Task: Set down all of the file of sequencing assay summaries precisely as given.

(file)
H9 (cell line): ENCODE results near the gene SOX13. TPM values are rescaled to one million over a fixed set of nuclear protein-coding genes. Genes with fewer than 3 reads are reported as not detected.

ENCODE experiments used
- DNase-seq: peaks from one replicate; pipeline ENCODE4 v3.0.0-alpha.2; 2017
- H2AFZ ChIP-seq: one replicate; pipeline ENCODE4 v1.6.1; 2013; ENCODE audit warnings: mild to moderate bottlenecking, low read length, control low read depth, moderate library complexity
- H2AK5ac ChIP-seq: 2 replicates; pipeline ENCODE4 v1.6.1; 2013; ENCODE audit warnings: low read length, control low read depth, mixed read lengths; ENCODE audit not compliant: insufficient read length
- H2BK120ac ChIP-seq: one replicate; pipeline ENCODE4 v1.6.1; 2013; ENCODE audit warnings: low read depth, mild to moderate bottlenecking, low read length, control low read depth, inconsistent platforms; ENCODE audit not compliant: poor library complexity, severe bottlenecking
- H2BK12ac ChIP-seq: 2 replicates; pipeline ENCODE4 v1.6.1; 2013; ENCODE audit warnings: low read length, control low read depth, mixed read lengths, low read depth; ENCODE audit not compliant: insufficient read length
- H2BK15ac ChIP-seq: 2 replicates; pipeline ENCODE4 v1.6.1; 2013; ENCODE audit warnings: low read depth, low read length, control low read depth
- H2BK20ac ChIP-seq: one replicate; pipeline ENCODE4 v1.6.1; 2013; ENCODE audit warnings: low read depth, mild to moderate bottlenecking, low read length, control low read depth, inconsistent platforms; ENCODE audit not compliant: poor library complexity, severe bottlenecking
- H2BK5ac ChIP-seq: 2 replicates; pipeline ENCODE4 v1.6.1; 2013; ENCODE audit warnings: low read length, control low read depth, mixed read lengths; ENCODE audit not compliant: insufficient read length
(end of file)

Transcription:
H9 (cell line): ENCODE results near the gene SOX13. TPM values are rescaled to one million over a fixed set of nuclear protein-coding genes. Genes with fewer than 3 reads are reported as not detected.

ENCODE experiments used
- DNase-seq: peaks from one replicate; pipeline ENCODE4 v3.0.0-alpha.2; 2017
- H2AFZ ChIP-seq: one replicate; pipeline ENCODE4 v1.6.1; 2013; ENCODE audit warnings: mild to moderate bottlenecking, low read length, control low read depth, moderate library complexity
- H2AK5ac ChIP-seq: 2 replicates; pipeline ENCODE4 v1.6.1; 2013; ENCODE audit warnings: low read length, control low read depth, mixed read lengths; ENCODE audit not compliant: insufficient read length
- H2BK120ac ChIP-seq: one replicate; pipeline ENCODE4 v1.6.1; 2013; ENCODE audit warnings: low read depth, mild to moderate bottlenecking, low read length, control low read depth, inconsistent platforms; ENCODE audit not compliant: poor library complexity, severe bottlenecking
- H2BK12ac ChIP-seq: 2 replicates; pipeline ENCODE4 v1.6.1; 2013; ENCODE audit warnings: low read length, control low read depth, mixed read lengths, low read depth; ENCODE audit not compliant: insufficient read length
- H2BK15ac ChIP-seq: 2 replicates; pipeline ENCODE4 v1.6.1; 2013; ENCODE audit warnings: low read depth, low read length, control low read depth
- H2BK20ac ChIP-seq: one replicate; pipeline ENCODE4 v1.6.1; 2013; ENCODE audit warnings: low read depth, mild to moderate bottlenecking, low read length, control low read depth, inconsistent platforms; ENCODE audit not compliant: poor library complexity, severe bottlenecking
- H2BK5ac ChIP-seq: 2 replicates; pipeline ENCODE4 v1.6.1; 2013; ENCODE audit warnings: low read length, control low read depth, mixed read lengths; ENCODE audit not compliant: insufficient read length